In 2004 the term FOMO made its appearance on social media sites to describe a growing sensation – FOMO is short for the “Fear of missing out,” and was coined to describe the loneliness and sense of being left out which people may experience when seeing or hearing about the positive experiences of others.
So if you find yourself anxious about not having a glamorous trip planned, are struggling with confidence as a result of someone else’s pictures online or are lacking self-esteem as a result of not being invited to an event, you may be experiencing FOMO.
What is FOMO?
“In 2013 British psychologists elaborated and defined [FOMO] as “pervasive apprehension that others might be having rewarding experiences from which one is absent”, FoMO is characterized by the desire to stay continually connected with what others are doing.”
This source goes on to say, “Fear of missing out is a relatively new construct that needs the attention of the clinical community due to its diagnostic implications in treatment processes. It is associated with problematic social media usage and can be experienced as a range of negative emotions and feelings related to the need to belong.”
In a world that is so disconnected and isolated, it follows that FOMO would in many ways be highly prevalent. Through social media use, we are constantly looking at the lives of others through filtered images online – subconsciously, we may find ourselves comparing lives and enviously wishing we had what others have.
On a psychological level, FOMO is much more aggressive than simply wishing we possessed something we don’t – it has been linked to negative emotions, detrimental comparison, loneliness and even decreased self-esteem. And while everyone can experience FOMO, it is more intimately linked with social media usage, meaning younger age groups and those who use social media routinely, are more susceptible to FOMO’s negative impact.
How do I deal with FOMO?
Dealing with FOMO is more than simply telling yourself to get over the fact that you were not invited. It is more than reminding yourself that pictures on the internet only show the good parts. It requires a deep dive into your subconscious to remind yourself how valuable you are regardless of whether or not you are actively participating in someone else’s life.
FOMO can get in the way of life satisfaction, leading to increased use of social media, greater engagement in unhealthy, risk-taking behaviors and experiencing negative feelings about yourself and others. To prevent this from occurring, there are certain preventative and proactive steps you can take to ensure higher quality of life.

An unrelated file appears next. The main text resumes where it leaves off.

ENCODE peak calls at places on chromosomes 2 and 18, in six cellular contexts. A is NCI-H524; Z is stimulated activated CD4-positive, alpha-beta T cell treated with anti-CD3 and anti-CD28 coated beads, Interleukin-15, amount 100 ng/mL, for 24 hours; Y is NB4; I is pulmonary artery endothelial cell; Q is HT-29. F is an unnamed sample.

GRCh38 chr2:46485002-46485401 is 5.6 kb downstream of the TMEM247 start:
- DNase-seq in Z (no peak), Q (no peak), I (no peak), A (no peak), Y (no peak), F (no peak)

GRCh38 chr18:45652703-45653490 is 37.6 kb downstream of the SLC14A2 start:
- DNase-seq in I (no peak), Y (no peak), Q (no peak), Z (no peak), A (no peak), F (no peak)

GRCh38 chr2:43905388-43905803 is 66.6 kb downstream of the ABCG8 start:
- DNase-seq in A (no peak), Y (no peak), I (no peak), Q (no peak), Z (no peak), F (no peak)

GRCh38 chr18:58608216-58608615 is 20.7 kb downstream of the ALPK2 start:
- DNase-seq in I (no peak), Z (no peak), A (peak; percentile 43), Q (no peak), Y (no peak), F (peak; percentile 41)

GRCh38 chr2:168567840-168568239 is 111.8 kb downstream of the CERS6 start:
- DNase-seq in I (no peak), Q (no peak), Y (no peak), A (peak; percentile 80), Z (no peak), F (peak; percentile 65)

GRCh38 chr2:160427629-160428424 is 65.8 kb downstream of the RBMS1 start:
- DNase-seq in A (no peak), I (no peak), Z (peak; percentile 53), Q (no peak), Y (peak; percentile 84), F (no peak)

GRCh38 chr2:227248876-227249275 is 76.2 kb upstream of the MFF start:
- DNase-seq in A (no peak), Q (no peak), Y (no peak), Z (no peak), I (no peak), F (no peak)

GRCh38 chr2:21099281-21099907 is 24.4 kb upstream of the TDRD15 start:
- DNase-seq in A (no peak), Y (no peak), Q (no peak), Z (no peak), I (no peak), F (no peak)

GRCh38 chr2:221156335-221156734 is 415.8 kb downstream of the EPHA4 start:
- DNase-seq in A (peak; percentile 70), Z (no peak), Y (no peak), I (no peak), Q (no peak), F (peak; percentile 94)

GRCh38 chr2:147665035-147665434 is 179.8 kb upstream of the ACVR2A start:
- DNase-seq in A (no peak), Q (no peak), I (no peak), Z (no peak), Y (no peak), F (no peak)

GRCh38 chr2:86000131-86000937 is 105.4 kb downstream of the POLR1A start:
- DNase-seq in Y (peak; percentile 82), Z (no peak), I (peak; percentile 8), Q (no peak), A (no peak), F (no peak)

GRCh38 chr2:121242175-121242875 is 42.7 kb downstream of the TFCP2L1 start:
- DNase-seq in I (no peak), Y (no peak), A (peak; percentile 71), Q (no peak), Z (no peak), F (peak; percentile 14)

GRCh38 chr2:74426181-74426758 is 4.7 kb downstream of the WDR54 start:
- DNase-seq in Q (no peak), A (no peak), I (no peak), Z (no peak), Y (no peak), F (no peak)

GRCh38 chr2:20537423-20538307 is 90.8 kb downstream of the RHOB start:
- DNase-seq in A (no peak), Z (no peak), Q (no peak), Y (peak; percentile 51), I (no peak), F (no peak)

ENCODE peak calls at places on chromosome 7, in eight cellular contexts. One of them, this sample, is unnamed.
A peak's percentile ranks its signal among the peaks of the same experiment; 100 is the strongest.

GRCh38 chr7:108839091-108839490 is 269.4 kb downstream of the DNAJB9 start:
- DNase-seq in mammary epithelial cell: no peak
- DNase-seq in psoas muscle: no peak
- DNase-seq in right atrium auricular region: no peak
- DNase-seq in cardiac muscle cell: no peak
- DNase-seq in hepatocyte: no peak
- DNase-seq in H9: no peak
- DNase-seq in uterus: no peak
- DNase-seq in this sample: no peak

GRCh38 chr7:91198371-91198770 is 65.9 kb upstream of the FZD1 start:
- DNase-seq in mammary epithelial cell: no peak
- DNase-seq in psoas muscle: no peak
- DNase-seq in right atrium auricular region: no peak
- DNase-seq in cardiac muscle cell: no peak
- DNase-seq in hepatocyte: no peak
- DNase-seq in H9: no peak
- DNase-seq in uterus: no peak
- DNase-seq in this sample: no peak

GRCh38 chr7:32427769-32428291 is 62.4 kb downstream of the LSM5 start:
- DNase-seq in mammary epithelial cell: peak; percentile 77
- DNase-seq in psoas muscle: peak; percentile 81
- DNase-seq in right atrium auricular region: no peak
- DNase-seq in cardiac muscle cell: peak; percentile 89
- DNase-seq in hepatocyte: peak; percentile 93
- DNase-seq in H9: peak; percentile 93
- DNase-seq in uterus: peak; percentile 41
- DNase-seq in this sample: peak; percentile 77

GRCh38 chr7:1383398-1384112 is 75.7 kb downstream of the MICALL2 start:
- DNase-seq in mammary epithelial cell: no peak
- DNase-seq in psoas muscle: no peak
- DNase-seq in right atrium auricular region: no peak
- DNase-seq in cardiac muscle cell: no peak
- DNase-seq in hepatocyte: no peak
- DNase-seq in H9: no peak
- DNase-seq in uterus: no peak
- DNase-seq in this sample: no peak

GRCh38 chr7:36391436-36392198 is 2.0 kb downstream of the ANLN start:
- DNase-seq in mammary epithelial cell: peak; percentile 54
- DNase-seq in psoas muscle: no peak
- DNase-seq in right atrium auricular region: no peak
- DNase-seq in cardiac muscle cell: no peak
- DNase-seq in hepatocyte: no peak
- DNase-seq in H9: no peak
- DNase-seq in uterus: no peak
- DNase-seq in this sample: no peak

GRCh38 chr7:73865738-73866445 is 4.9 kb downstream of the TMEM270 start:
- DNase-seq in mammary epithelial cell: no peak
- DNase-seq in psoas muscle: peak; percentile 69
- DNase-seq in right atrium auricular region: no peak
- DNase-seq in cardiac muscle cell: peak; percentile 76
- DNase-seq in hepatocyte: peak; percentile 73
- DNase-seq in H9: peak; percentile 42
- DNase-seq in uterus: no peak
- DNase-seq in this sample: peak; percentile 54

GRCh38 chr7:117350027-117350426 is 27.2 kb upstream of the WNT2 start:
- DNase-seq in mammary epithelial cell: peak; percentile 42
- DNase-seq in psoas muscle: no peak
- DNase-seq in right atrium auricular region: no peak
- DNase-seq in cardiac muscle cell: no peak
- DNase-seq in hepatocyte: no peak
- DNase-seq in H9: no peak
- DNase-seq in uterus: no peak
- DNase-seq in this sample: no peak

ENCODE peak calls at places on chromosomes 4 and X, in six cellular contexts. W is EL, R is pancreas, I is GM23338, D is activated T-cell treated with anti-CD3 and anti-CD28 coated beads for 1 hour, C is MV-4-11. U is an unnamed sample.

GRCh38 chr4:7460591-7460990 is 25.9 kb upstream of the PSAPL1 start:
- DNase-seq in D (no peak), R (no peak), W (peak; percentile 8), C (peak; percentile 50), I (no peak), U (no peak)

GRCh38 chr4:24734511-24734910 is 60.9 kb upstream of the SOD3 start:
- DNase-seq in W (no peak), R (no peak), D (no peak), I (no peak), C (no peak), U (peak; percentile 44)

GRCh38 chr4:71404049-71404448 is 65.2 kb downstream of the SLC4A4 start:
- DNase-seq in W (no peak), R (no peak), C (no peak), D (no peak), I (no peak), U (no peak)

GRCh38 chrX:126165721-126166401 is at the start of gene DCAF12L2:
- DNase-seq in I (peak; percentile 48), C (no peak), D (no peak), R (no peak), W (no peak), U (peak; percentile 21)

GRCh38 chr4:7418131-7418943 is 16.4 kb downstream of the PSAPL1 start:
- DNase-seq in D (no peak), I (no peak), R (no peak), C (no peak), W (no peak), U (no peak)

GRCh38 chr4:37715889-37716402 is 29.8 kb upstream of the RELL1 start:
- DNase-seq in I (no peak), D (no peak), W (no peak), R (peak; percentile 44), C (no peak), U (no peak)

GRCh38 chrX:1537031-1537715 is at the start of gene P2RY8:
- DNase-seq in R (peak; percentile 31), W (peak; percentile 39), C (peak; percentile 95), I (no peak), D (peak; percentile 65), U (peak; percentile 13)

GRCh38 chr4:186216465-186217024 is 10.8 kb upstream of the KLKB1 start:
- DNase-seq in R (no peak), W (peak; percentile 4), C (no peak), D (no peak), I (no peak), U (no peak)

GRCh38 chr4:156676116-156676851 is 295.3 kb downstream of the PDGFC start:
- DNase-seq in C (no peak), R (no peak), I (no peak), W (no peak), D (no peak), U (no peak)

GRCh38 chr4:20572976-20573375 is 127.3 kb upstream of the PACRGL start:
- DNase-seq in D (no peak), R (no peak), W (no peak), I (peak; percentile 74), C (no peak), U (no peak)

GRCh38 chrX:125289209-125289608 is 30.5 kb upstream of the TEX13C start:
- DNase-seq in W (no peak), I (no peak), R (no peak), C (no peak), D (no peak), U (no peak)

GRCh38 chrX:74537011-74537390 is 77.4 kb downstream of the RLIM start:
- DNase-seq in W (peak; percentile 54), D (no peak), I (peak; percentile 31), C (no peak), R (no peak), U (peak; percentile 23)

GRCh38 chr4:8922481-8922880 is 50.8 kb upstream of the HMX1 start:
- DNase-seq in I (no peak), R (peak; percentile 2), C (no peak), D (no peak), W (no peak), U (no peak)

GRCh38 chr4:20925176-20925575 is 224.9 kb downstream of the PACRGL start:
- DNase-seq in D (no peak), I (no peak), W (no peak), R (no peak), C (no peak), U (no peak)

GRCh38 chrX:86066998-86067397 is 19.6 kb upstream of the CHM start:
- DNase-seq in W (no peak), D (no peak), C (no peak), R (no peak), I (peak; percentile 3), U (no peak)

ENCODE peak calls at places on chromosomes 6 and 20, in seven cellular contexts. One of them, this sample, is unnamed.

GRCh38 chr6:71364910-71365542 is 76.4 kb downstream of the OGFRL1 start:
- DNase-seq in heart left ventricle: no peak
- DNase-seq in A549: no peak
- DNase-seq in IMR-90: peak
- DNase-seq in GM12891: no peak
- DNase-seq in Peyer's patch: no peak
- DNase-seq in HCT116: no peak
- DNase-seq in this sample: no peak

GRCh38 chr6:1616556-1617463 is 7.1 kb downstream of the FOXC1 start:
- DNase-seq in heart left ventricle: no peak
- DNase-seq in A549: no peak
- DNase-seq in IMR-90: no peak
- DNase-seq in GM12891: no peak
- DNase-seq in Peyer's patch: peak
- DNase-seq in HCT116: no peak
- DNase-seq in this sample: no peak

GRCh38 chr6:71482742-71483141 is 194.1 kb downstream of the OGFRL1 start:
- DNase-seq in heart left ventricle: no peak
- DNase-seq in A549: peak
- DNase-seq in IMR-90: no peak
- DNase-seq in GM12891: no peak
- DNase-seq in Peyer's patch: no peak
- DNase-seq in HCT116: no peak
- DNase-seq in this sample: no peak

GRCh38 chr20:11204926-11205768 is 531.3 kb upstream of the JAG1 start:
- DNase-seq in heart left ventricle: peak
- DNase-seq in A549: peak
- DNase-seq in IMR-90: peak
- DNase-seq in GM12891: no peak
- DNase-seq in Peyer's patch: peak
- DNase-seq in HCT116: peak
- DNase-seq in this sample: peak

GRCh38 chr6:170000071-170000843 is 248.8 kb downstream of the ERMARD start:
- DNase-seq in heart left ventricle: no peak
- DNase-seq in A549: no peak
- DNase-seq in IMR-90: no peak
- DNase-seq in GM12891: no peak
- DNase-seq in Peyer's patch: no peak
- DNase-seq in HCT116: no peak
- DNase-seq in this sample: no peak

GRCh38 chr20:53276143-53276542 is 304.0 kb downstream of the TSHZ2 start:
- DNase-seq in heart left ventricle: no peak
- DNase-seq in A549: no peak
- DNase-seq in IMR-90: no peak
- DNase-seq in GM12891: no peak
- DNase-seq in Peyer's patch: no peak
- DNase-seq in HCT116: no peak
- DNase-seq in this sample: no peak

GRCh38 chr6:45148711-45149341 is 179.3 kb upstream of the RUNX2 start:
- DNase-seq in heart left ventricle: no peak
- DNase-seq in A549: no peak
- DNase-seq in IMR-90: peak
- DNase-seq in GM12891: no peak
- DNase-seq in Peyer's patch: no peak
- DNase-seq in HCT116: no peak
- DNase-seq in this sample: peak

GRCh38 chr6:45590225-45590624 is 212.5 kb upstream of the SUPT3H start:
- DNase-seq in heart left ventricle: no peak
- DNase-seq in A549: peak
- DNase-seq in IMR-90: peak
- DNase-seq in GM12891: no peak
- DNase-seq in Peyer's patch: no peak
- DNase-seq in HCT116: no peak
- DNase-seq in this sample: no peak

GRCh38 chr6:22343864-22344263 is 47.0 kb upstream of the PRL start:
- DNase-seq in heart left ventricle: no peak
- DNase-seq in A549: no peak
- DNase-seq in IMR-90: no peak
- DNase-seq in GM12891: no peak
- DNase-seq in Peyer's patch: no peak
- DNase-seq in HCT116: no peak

Change your feed
The people you follow online may have a significant impact on whether or not you experience FOMO. If you engage with accounts that make you feel inadequate or cause you to look negatively on your life, it may be worth unfollowing their account; if you have followers who encourage negative thoughts or behaviors, it may also be worth minimizing that engagement.
Instead, fill your feed with positivity, follow individuals who promote healthy habits and good mental health and don’t be afraid of setting boundaries for yourself online.
Another beneficial way of overcoming FOMO is by focusing on what you do possess instead of what you do not. Gratitude is a highly beneficial tool in helping you to foster this perspective. You can take time every day to write in a gratitude journal – simply jotting down two or three things that happened each day can make a significant improvement in your mental health.
Take a screen break
It can be highly beneficial to your mental health to take some time off from social media or the internet. Consider setting aside time each day – like 30 minutes before going to bed every night – to turn off your screens so you give your mind a rest and space to wind down before sleep.
Maybe one weekend a month you completely ignore social media and delete the apps off your phones to give yourself a little reset.
Or, maybe you choose one social media site to eliminate from your phone so that you have fewer sources of stress. This can be beneficial if you don’t want to get off all the sites, but still want to begin practicing setting boundaries.
Look for other ways of building connection
The psychology of FOMO is rooted in human connectivity and feeling a lack of sincere human connection. An important way of overcoming FOMO is through fostering connection and a sense of community. To do this takes genuine effort, but the risk is well worth the reward.
There are so many ways you can build connections with others, including:
Inviting friends over for dinner to cook a new recipe together
Hosting a game night with family or friends
Asking a coworker or two to go out for a drink and/or appetizers after work
Planning a weekend getaway with a friend or loved one on a weekend you both have off
Hosting a monthly movie night at your house with snacks
Inviting friends to a local event, like a pop-up event, a concert, a festival or a local farmer’s market
The sooner you begin building a community around you, the sooner you will feel the grip of FOMO begins to loosen.
Seeking additional support?
If you need to talk to someone about mental health concerns connected to FOMO, including depression, anxiety and loneliness, help is available. Reach out to High Focus Centers today to get in touch with a counselor who can help you navigate these emotions and begin crafting healthy coping mechanisms.